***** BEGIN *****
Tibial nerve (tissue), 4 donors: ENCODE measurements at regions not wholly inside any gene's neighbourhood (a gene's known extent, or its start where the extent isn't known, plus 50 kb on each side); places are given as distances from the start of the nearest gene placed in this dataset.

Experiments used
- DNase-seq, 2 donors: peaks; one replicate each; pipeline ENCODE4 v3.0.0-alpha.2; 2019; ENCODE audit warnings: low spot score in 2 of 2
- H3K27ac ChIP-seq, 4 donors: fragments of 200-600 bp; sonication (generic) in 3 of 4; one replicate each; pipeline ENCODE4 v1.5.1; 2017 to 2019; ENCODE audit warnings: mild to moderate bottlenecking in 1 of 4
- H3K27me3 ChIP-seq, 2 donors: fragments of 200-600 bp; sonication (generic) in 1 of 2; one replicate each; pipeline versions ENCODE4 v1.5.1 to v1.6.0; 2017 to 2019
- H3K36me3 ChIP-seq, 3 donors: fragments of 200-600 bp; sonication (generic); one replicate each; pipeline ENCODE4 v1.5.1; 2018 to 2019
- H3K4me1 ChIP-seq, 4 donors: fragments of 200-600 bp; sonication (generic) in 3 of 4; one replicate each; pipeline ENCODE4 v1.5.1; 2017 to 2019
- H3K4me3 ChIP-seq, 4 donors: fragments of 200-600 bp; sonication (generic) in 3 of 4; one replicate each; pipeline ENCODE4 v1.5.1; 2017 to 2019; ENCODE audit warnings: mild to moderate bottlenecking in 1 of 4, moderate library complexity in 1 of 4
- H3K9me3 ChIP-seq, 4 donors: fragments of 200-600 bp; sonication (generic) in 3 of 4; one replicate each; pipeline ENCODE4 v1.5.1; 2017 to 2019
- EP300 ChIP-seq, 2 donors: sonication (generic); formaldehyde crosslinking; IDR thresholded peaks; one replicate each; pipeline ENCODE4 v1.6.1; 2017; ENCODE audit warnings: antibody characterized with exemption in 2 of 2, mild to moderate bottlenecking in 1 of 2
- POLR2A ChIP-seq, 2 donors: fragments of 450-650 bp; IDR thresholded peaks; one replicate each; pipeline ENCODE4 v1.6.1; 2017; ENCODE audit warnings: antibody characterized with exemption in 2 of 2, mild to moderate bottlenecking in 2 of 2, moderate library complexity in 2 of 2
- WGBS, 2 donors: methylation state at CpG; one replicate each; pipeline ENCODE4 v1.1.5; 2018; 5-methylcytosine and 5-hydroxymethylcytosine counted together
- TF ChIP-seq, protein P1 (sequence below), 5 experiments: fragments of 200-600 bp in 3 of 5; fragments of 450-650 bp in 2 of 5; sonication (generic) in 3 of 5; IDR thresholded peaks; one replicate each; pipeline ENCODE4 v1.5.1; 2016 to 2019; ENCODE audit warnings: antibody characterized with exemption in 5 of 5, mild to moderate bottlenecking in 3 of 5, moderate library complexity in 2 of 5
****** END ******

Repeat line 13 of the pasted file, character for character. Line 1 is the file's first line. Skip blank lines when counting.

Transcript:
- TF ChIP-seq, protein P1 (sequence below), 5 experiments: fragments of 200-600 bp in 3 of 5; fragments of 450-650 bp in 2 of 5; sonication (generic) in 3 of 5; IDR thresholded peaks; one replicate each; pipeline ENCODE4 v1.5.1; 2016 to 2019; ENCODE audit warnings: antibody characterized with exemption in 5 of 5, mild to moderate bottlenecking in 3 of 5, moderate library complexity in 2 of 5